The Cally Designed Landscape

The Cally Designed Landscape Project is a large project which has run over several years and been approached by way of several separate component projects. The grounds of Cally House are a designated Historic Designed Landscape and over the years many of the historic features of the parkland of the house had deteriorated. A committee made up of land agencies, local groups, and stakeholders in the former estate was established to ensure the preservation of the historic landscape and to help guide future developments. Key projects have been the restoration of the boundary walls of the estate and significant walls within it, and also of a number of the buildings and other built features of the park

  • The Boundary Walls
    The Boundary Walls

    Vounteers inspect the boundary walls of Cally which had been deteriorating for many years.

  • Cleared but broken walls
    Cleared but broken walls

    The broken walls needed to be cleared of overhanging branches, fallen trees and overgrowth before rebuilding could start.

  • The Restored Wall
    The Restored Wall

    Once the rebuilding is completed the walls once again look beautiful and form an impressive entrance to the town of Gatehouse.

  • Funding
    Funding

    The project was made possible by European financial aid (LEADER); Heritage Lottery Fund, Landfill tax; Galloway Association of Glasgow, John Younger Trust, Galloway Preservation Society, Murray Usher Foundation. The total price of all the project elements was approximately 150000 euros.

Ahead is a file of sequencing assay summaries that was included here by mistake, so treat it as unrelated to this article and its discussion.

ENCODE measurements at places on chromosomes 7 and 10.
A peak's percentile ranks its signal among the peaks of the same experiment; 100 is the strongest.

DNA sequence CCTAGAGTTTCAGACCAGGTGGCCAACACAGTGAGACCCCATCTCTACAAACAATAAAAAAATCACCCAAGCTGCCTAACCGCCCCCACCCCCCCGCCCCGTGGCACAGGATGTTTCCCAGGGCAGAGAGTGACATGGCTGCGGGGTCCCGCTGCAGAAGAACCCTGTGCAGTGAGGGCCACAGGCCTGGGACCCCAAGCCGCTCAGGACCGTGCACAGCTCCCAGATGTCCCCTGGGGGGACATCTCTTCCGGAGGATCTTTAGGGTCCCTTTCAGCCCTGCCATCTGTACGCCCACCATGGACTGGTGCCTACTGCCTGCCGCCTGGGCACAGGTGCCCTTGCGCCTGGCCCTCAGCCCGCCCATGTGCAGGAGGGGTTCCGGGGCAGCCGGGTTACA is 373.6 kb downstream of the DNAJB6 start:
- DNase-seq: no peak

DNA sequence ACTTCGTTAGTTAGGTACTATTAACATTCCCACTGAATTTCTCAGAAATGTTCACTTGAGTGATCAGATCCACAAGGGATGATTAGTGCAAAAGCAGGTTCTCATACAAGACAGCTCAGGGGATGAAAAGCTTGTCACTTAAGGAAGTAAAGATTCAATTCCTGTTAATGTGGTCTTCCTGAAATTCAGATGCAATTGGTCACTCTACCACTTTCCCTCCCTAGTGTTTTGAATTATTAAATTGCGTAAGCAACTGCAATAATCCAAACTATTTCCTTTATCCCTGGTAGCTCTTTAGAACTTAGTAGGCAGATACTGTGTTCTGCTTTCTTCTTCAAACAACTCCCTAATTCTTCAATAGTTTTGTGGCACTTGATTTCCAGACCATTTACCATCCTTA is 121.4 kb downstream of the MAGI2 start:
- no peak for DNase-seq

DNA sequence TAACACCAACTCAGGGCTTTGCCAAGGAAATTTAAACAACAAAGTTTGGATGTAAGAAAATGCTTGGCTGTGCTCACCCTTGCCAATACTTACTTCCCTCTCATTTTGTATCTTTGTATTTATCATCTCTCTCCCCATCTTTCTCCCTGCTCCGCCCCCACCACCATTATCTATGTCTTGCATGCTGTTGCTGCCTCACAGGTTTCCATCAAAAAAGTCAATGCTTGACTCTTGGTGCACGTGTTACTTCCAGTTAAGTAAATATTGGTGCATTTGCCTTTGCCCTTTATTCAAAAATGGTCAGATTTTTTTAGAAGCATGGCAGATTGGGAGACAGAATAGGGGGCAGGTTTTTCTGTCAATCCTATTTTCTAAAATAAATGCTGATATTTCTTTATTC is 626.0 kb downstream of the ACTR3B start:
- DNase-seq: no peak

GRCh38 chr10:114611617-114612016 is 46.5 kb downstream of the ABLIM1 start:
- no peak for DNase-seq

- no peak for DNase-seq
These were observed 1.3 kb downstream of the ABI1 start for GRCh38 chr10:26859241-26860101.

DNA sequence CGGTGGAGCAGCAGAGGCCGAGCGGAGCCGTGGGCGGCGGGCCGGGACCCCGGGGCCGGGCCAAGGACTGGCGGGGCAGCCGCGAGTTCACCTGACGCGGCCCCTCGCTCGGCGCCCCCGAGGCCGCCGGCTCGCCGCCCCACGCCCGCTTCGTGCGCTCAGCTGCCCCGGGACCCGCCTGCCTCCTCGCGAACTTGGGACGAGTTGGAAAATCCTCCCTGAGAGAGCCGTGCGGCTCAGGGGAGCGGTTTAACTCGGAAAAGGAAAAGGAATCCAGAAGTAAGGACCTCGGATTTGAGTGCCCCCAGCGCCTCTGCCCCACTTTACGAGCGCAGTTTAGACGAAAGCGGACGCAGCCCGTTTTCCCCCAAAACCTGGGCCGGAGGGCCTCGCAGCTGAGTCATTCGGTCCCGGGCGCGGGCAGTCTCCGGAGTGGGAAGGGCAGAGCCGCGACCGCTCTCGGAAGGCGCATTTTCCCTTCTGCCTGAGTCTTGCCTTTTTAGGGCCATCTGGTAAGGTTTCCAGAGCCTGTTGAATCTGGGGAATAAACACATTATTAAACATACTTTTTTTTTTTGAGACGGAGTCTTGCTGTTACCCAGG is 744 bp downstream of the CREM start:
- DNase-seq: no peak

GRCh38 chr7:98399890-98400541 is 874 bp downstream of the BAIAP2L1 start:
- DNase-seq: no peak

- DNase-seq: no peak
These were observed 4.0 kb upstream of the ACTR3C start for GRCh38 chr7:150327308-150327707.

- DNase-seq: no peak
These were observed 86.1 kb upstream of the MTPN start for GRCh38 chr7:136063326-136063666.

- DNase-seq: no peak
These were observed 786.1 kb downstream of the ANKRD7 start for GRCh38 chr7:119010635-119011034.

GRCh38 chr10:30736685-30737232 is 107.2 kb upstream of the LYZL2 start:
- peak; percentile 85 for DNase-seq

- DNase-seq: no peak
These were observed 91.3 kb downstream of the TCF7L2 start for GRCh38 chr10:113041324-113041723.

• Volunteer clearing
    Volunteer clearing

    The local outdoors volunteer group, the Fleet Valley Volunteers, spent many hours gradually clearing overgrowth from the walls.

  • Tree removal
    Tree removal

    Trained operators helped with the larger tree and branch removal.

  • Rebuilding
    Rebuilding

    Once the walls were cleared local drystone dykers - local craftsmen - were able to start the rebuilding work.

  • Training
    Training

    A key component of any of our projects is the opportunity to run training courses for interested locals, young people and other groups.

  • The Fleet Valley Volunteers
    The Fleet Valley Volunteers

    Some of the local group of volunteers with a finished stretch of wall - the result of a training day.

  • Young People
    Young People

    The project also worked with groups of young people, often who were struggling to find work or training, providing them with the opportunity to learn new skills and in a supportive team environment.

  • Other groups
    Other groups

    Other groups came on training days including this group of young people from France.

  • French Volunteers
    French Volunteers

    This group of young French students spent a week in Gatehouse learning the skills of dry stone dyking.

  • School Groups
    School Groups

    Children from the local primary school are taken on a guided walk to look at dry stone walls and learn about their construction.

  • Schools
    Schools

    Once back in the classroom they produced some lovely artwork from their visit.

  • The Ha Ha
    The Ha Ha

    There are other walls on the estate which were in need of repair.  The ha ha is a special 'hidden' wall to keep cattle or other livestock from straying onto the lawns around the house, but without the need for a visible barrier.  The ha ha at Cally was very overgrown and lost to view.

  • The Ha Ha after clearing out